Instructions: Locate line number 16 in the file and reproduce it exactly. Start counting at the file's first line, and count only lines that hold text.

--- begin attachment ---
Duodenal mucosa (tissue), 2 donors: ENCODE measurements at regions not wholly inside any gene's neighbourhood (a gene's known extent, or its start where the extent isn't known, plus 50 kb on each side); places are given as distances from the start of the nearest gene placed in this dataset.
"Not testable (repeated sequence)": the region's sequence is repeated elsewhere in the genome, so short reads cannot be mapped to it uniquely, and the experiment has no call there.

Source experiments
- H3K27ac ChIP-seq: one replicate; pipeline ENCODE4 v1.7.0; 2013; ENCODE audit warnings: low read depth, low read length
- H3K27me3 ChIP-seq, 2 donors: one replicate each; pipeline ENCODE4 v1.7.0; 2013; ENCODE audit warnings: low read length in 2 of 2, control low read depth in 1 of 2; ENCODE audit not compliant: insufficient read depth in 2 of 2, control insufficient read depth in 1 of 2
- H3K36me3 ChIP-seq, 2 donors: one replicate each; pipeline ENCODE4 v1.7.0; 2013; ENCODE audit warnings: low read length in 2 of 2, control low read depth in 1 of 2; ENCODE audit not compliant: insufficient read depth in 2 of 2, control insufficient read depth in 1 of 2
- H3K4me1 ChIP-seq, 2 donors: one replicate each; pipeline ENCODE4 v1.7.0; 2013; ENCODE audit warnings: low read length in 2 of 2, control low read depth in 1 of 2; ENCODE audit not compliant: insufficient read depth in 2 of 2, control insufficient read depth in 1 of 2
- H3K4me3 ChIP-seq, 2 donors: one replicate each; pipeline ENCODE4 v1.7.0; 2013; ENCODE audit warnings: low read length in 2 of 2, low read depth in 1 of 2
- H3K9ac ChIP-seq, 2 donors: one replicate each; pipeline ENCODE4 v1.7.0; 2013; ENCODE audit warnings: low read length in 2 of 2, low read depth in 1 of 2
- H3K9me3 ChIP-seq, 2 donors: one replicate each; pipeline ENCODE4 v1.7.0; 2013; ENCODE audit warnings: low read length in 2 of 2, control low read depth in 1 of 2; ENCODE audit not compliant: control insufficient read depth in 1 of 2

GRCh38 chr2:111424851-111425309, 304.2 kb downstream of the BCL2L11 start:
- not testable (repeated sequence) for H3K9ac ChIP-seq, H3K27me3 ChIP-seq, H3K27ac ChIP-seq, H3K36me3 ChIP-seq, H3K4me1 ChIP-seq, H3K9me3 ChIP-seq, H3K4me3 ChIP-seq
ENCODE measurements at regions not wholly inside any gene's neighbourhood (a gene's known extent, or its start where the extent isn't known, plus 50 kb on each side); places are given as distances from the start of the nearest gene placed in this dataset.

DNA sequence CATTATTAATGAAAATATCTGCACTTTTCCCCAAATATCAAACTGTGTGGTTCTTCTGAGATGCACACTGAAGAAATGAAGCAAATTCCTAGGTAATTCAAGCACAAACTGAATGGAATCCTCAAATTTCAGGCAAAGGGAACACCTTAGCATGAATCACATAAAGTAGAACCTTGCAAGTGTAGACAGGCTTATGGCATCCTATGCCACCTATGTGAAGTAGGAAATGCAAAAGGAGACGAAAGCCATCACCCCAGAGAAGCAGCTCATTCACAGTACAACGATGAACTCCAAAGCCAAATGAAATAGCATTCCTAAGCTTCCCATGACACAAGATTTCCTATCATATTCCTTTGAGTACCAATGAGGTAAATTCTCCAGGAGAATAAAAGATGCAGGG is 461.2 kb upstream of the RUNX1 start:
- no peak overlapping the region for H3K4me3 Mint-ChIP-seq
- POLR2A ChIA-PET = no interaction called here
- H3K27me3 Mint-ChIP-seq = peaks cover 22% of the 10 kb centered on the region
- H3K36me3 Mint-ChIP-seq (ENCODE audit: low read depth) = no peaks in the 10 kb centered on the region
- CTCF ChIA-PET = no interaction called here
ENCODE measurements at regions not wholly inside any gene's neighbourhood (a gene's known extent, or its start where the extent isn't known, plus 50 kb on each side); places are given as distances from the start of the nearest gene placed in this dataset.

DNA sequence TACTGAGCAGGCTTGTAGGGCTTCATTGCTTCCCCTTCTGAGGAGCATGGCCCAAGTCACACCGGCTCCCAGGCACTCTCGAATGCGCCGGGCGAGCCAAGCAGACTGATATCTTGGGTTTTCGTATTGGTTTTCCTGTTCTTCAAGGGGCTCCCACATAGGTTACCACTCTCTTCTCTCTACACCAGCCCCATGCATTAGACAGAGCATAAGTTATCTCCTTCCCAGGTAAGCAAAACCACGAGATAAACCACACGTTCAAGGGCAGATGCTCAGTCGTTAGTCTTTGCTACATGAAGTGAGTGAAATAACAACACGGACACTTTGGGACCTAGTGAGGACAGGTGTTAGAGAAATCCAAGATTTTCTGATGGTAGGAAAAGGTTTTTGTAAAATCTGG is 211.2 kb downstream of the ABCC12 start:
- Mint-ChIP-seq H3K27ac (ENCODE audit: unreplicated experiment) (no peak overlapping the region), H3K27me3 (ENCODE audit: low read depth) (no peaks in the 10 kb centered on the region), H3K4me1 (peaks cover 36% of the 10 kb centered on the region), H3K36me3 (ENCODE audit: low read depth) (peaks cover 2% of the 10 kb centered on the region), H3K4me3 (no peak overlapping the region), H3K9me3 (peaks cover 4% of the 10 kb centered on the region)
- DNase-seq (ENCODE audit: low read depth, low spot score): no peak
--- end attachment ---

- POLR2A ChIA-PET = no interaction called here